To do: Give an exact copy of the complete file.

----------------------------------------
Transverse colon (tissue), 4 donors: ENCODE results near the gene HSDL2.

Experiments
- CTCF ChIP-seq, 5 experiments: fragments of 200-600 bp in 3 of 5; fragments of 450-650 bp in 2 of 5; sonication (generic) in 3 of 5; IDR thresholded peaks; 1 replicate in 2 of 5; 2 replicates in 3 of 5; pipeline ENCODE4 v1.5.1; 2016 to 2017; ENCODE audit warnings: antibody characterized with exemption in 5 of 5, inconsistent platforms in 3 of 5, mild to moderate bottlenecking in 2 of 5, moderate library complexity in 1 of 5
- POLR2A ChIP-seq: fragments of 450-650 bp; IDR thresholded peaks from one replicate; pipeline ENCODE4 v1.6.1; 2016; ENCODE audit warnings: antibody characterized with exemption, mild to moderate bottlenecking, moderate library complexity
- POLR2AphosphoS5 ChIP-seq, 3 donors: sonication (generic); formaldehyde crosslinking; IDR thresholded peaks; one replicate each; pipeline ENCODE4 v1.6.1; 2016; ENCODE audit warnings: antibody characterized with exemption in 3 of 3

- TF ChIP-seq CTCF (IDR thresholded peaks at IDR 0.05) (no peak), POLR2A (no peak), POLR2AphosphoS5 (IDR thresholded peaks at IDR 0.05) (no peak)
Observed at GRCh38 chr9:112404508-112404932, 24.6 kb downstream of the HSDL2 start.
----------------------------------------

Transverse colon (tissue), 4 donors: ENCODE results near the gene HSDL2.

Experiments
- CTCF ChIP-seq, 5 experiments: fragments of 200-600 bp in 3 of 5; fragments of 450-650 bp in 2 of 5; sonication (generic) in 3 of 5; IDR thresholded peaks; 1 replicate in 2 of 5; 2 replicates in 3 of 5; pipeline ENCODE4 v1.5.1; 2016 to 2017; ENCODE audit warnings: antibody characterized with exemption in 5 of 5, inconsistent platforms in 3 of 5, mild to moderate bottlenecking in 2 of 5, moderate library complexity in 1 of 5
- POLR2A ChIP-seq: fragments of 450-650 bp; IDR thresholded peaks from one replicate; pipeline ENCODE4 v1.6.1; 2016; ENCODE audit warnings: antibody characterized with exemption, mild to moderate bottlenecking, moderate library complexity
- POLR2AphosphoS5 ChIP-seq, 3 donors: sonication (generic); formaldehyde crosslinking; IDR thresholded peaks; one replicate each; pipeline ENCODE4 v1.6.1; 2016; ENCODE audit warnings: antibody characterized with exemption in 3 of 3

- TF ChIP-seq CTCF (IDR thresholded peaks at IDR 0.05) (no peak), POLR2A (no peak), POLR2AphosphoS5 (IDR thresholded peaks at IDR 0.05) (no peak)
Observed at GRCh38 chr9:112404508-112404932, 24.6 kb downstream of the HSDL2 start.